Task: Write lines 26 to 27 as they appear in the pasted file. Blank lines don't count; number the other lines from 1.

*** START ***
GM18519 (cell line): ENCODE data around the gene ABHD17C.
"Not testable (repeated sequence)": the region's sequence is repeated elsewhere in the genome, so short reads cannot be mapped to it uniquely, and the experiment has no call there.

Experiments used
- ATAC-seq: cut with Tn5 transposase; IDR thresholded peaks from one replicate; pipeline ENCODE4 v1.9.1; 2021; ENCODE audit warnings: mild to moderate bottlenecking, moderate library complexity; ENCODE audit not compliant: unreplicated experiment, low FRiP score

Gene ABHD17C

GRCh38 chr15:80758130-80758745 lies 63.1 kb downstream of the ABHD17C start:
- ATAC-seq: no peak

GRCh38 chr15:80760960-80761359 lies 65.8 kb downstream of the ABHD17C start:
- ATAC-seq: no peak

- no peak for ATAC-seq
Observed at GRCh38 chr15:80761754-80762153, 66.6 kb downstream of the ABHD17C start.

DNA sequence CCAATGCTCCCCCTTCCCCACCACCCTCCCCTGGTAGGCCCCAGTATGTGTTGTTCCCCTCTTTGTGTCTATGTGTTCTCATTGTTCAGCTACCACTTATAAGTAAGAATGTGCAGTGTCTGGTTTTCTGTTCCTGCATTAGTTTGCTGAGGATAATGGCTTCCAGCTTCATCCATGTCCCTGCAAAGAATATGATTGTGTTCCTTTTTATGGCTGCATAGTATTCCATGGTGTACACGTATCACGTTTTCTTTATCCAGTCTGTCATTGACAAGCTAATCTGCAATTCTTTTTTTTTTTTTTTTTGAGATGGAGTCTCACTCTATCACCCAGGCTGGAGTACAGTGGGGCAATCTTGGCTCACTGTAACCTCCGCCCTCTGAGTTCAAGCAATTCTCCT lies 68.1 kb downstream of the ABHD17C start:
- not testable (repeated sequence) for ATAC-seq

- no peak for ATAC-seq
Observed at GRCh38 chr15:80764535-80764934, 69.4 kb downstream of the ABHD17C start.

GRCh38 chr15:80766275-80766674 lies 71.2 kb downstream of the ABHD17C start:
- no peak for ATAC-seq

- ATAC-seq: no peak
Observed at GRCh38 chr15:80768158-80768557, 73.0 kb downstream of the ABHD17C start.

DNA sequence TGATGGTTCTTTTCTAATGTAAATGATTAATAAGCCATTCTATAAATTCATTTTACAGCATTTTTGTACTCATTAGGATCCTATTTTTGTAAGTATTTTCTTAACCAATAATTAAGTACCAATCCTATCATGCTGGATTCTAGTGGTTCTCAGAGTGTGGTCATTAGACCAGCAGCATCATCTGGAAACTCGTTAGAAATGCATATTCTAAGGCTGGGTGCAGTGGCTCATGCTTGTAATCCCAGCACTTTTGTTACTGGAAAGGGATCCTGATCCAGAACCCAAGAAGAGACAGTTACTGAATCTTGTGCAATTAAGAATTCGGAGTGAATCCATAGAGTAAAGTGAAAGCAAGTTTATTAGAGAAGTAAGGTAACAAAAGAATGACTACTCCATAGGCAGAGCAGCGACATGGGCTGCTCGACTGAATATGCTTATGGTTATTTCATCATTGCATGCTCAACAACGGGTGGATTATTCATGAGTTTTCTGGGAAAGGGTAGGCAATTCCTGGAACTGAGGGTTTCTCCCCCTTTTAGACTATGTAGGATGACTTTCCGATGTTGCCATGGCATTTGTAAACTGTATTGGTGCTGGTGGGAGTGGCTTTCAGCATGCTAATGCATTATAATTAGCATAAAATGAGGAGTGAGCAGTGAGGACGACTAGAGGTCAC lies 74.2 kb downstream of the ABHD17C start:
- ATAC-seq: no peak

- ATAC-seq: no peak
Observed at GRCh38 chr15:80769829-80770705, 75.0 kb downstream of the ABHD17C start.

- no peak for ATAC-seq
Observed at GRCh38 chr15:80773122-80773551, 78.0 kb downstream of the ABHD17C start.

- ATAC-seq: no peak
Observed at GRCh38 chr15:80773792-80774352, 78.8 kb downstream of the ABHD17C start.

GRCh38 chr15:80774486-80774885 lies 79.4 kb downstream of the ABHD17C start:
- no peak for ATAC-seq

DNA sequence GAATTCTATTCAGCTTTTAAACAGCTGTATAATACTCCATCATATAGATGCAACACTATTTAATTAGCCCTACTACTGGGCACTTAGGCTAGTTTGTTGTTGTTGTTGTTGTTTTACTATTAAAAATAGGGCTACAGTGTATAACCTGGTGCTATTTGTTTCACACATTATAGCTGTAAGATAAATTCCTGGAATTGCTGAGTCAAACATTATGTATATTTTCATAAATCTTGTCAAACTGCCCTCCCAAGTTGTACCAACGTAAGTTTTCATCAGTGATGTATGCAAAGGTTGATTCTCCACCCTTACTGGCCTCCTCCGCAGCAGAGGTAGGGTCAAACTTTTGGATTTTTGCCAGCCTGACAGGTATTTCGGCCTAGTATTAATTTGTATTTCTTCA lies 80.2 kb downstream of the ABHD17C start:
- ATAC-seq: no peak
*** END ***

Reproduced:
- ATAC-seq: no peak
Observed at GRCh38 chr15:80773792-80774352, 78.8 kb downstream of the ABHD17C start.